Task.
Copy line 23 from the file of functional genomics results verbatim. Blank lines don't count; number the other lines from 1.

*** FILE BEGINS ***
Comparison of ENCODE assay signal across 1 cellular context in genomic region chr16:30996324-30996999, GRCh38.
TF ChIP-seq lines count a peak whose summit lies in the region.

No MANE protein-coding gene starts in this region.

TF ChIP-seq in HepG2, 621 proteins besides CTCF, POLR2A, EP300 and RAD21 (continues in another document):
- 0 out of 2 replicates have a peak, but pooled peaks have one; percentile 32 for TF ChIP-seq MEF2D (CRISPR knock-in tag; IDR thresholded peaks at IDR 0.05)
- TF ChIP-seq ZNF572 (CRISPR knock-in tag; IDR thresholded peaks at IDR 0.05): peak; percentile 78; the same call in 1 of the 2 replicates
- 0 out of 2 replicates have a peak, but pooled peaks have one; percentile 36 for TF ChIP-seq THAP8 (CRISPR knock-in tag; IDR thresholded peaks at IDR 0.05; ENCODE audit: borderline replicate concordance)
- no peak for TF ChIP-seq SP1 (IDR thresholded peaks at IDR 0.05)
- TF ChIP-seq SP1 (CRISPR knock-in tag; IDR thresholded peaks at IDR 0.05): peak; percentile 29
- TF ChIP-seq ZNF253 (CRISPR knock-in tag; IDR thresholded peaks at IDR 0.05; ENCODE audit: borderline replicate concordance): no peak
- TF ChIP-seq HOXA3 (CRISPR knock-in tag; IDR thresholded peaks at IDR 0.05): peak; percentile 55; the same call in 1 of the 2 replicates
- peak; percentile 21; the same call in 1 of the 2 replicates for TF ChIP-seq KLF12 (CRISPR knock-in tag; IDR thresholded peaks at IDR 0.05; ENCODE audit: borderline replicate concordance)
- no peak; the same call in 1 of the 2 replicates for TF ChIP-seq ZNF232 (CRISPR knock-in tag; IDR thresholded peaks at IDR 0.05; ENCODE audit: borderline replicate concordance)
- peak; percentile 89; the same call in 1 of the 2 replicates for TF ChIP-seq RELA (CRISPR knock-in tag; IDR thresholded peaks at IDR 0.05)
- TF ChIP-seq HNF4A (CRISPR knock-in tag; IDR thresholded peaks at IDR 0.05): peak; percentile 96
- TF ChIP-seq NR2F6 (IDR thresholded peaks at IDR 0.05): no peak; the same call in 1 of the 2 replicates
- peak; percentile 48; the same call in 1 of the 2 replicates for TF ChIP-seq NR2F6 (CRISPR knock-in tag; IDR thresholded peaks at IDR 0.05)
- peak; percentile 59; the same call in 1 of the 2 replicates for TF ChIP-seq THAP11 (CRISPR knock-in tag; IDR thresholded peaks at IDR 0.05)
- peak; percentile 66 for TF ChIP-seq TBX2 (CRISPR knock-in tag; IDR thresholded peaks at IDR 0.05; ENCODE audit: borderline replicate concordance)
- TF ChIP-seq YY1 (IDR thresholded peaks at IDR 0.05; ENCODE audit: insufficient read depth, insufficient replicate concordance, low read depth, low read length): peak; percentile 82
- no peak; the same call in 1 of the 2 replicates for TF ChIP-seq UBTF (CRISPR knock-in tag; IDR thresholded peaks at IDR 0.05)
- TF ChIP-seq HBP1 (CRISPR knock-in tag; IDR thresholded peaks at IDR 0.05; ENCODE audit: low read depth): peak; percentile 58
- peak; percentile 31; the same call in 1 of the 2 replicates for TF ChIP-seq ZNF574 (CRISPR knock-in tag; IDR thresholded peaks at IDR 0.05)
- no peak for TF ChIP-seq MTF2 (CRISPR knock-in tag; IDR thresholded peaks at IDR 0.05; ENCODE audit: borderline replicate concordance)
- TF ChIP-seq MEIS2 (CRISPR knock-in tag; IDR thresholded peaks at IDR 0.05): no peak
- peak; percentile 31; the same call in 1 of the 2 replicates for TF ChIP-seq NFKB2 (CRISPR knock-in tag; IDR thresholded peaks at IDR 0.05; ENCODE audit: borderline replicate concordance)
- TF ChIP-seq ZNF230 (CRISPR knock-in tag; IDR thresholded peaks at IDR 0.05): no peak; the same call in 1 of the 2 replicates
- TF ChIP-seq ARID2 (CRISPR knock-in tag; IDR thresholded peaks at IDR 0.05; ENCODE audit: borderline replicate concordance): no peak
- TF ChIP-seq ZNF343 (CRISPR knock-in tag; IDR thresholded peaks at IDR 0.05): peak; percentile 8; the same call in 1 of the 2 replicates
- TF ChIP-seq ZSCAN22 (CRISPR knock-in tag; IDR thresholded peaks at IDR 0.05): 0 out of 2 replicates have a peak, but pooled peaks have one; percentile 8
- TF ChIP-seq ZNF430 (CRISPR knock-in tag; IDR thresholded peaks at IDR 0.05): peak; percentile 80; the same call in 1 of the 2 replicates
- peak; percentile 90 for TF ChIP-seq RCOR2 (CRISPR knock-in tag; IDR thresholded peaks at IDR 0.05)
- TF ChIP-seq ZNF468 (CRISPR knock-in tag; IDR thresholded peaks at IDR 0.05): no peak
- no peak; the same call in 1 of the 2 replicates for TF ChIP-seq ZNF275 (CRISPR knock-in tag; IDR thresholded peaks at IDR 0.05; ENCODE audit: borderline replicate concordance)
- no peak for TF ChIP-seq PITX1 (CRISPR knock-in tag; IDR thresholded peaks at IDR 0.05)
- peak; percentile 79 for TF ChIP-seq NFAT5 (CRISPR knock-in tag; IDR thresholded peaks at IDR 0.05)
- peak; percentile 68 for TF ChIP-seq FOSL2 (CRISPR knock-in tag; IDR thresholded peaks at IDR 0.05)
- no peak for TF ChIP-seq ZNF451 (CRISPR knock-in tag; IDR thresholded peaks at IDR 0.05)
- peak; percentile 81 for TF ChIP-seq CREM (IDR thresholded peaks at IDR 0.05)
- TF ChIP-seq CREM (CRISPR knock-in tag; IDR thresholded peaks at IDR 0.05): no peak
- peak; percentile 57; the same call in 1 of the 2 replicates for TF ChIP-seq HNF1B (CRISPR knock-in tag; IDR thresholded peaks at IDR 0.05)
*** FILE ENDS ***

- peak; percentile 31; the same call in 1 of the 2 replicates for TF ChIP-seq ZNF574 (CRISPR knock-in tag; IDR thresholded peaks at IDR 0.05)